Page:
The restrained technique is important, because Election never feels like it’s going for laughs; it just finds them. Election makes satirical jabs at a lot of topics: the social structures of high school, the way teenagers take themselves so seriously even when they are most fickle, and they manner in which the prescribe import to things that are, objectively, not so crucial. The way some students value what looks good on a transcript rather than anything else. And the way some kids can leave school even more narrow and foolish than when they entered. And apathetic school administrations, poorly conceived curriculums, mid-life crises, martial indiscretions, and terrible parenting (like the way Tammy’s unseen parents switch her to a Catholic school, because that’s what her rebelliousness needs –end of story). Plus many more besides. But Election never feels mean-spirited, because rather than humiliate these characters, it simply gives them the platform they need in order to humiliate themselves. Rather than push things, Election watches, and waits for things to happen by themselves. With it’s riffs on sleazy scandals, dirty politics, smear campaigns, and the methods in which candidates pander to their constituents with not a thought about what they’ll actually do in office, the implication is clear: high school elections are a perfect microcosm for the real thing. Or maybe it’s the other way around.
Reese Witherspoon, who plays Tracy, is a valuable actress of rich talent, who unfortunately is not often placed in projects where she is asked to draw upon those resources. Here, she marshals all of her skills into a controlled, nuanced performance, even when playing a character that borders on caricature. It’s tricky, and she never tips over into unbelievability, even when she dips her toes in the cartoonish. Notice the exquisite timing where she quickly reacts to Paul Metzler’s feeble justification for running for president, then just as quickly wipes away her confusion. It is a testament to how well-realized Witherspoon’s performance is that, at the end of the day, we feel a little sad for Tracy Flick. At story’s end, where she studies in her Ivy League dorm room while the rest of the kids are out in the hall—being kids—we (and she) grasp the lonely course that she is set upon. People like Flick will usually command power and respect, but they are rarely liked, and when they find love, they rapidly become business arrangements. And that is the life she has chosen, the one she has worked oh so hard to get. That’s the problem with destiny, isn’t it? It’s great if you want it, but if not, it’s…less so.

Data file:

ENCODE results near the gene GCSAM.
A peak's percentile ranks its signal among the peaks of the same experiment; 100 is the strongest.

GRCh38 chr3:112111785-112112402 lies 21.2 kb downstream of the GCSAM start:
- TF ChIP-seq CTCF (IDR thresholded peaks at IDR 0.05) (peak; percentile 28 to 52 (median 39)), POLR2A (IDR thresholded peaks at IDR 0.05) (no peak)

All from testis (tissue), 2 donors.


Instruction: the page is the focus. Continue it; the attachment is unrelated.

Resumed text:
Election was directed by Alexander Payne (with a screenplay by Payne and Jim Taylor, based on Tom Perotta’s novel). He is a distinctive voice in modern films, always selecting projects that are unique and pumping them with vitality (Citizen Ruth, About Schmidt and Sideways are also his). He creates characters that court our empathy if not our love (really, there are no bona-fide likable characters in Election), and he has a sharp eye for detail that transcends conceits into fully fleshed-out stories. He’s sharp and humanistic, not afraid to let poignancy co-exist with wit. Election is very much of a piece with his other work, harboring a sensibility that is wicked and smart, but never harsh. As of this writing, Payne has not made a feature film for a few years, but I find that curiously appropriate, because it is the mark of an artist who only creates when he has something that he needs–and wants–to say. Otherwise, you’re just like that kid you knew in class, who tries way too hard, and always has a hand stuck up high in the air. I wonder whatever became of that kid.